Bomber Command Heritage calls on public to help create heritage centre at RAF Bicester

By Culture24 Reporter | 11 October 2012
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A photo of the gates to a rural RAF base
The former main gates to RAF Bicester, which could become a major new heritage centre© Bomber Command Heritage
The remains of RAF Bicester, in Oxfordshire, is home to 19 listed buildings, 16 Scheduled Monuments, four large flight sheds, an aerodrome used in both world wars and the departure site of the Halifax four-engine Heavy Bomber. The airfield has been described in no uncertain terms by English Heritage as “the best preserved bomber airfield” in the country.

A black and white photo of a large plane on a runway during the war
The Halifax bomber at RAF Bicester© Bomber Command Heritage
The technical grounds were “mothballed” during the 1980s, and the RAF left in 2004, but a volunteer group is calling for support to restore public access to the land and turn it into a heritage and education centre remembering 20th century conflicts and the reasons and lessons behind them.

“Ongoing world events, the resulting advances in technology and the social impact of Bomber Command means the subject remains highly relevant in the 21st century,” says Dean Overton, the chairman overseeing the ambitious plan with an estimated £35 million liability to take on.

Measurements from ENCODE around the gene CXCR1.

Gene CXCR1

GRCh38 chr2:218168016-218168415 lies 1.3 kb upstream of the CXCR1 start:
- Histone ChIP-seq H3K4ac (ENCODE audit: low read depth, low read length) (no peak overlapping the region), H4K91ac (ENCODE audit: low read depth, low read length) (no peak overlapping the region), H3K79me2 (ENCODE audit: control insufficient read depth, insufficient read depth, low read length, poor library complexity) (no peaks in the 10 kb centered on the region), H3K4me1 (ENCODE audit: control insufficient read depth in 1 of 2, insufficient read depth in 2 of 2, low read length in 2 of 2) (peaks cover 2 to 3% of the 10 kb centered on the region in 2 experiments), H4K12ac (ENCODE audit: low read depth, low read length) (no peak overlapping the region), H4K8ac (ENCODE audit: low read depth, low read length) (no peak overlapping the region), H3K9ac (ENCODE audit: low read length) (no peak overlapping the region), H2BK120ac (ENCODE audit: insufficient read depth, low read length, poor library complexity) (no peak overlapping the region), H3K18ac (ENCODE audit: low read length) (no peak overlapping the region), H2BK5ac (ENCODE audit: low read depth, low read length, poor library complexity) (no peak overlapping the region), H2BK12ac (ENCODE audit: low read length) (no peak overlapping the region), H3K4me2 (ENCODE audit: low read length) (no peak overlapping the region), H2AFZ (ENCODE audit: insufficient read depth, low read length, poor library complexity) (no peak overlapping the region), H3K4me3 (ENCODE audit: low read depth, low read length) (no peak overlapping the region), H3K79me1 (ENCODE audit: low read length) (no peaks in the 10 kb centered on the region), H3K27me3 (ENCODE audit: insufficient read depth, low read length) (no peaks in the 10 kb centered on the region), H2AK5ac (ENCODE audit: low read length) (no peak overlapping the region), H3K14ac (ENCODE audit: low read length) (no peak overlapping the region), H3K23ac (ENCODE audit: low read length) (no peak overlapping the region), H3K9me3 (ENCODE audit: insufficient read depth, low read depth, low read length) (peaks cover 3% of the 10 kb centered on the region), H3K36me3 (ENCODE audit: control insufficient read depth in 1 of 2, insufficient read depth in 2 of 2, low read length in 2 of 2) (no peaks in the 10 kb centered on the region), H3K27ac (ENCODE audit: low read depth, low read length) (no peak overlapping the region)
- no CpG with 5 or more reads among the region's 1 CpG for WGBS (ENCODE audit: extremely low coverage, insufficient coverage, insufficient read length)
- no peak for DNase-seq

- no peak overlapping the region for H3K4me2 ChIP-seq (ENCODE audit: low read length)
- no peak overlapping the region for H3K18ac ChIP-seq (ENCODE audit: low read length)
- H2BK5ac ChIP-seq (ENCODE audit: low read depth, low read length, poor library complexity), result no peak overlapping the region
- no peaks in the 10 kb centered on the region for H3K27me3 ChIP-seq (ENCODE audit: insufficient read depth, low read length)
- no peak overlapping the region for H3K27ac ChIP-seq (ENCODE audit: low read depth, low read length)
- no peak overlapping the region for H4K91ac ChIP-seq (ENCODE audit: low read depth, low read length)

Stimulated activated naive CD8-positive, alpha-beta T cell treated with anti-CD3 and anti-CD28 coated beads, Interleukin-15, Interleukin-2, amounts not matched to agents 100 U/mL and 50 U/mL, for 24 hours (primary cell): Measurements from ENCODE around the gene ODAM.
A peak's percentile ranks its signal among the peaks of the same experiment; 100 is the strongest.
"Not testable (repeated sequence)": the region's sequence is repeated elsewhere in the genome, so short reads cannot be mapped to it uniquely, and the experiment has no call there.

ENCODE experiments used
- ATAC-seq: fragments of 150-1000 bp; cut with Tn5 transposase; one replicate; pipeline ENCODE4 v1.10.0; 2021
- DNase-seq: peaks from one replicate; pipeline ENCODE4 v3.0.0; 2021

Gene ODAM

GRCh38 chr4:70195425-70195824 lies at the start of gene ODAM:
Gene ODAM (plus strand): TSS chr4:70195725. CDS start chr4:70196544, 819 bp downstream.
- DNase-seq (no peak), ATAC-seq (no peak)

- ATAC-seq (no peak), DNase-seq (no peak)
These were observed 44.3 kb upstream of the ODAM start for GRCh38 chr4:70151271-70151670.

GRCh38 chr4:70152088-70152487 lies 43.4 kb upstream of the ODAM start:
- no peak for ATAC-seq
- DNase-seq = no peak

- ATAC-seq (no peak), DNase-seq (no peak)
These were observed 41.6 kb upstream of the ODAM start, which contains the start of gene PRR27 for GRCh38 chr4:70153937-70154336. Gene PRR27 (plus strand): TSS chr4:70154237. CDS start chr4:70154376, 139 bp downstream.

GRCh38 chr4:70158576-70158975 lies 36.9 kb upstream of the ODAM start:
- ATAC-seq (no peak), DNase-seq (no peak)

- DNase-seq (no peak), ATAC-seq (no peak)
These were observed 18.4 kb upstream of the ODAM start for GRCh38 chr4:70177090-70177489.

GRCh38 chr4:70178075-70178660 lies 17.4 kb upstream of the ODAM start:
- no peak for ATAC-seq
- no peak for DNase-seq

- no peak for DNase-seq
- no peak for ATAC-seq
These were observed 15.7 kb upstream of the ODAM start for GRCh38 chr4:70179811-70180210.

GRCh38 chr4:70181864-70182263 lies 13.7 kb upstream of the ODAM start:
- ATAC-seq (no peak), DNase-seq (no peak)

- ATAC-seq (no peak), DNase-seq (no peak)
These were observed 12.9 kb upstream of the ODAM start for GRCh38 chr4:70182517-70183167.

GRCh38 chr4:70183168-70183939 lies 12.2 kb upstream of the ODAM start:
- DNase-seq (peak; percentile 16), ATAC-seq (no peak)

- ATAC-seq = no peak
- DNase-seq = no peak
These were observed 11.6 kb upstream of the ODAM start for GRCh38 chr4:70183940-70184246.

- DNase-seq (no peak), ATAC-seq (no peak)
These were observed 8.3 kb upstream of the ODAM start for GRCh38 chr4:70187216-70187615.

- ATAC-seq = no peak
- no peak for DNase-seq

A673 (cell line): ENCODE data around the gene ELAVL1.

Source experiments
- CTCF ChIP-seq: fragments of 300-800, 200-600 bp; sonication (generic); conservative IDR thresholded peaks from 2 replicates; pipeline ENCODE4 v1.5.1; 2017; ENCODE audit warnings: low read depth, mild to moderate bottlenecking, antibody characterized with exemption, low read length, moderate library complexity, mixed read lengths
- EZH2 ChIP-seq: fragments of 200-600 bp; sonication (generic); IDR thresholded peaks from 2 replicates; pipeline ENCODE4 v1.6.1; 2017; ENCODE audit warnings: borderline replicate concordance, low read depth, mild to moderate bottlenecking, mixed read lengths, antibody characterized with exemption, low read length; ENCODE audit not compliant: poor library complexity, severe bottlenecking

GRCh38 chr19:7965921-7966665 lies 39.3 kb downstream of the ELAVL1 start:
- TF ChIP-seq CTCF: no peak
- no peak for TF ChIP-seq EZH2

“We want to advance the public’s knowledge and understanding of all aspects of RAF Bomber Command and the British and Commonwealth sacrifice made during World War Two, including the civilian story.”

The group says the base, which has been put up for sale by the Ministry of Defence, has survived “by chance” after being “ left to rot”. They envisage a 20-year restoration programme, backed by “multiple income streams” for a living history-style attraction.

A black and white photo of a wartime propeller aeroplane
The site was taken over by the RAF in 1917© Bomber Command Heritage
The infrastructure, however dilapidated, is impressive: hangers, a control tower, pillboxes and one of the best remaining examples of an Operational Training Unit still stand, with 18 of the buildings on the Heritage at Risk register.

The airflield at Bicester was taken over by the Royal Flying Corps in 1917, and became home to various training operations including the Bomber Command Training Group during World War II. Crews initially based at Bicester were awarded the first Victoria Crosses for aircrew during the 1939-45 conflict.

A nature and memorial trail is planned in their honour, as well as outdoor spaces for public and community use.

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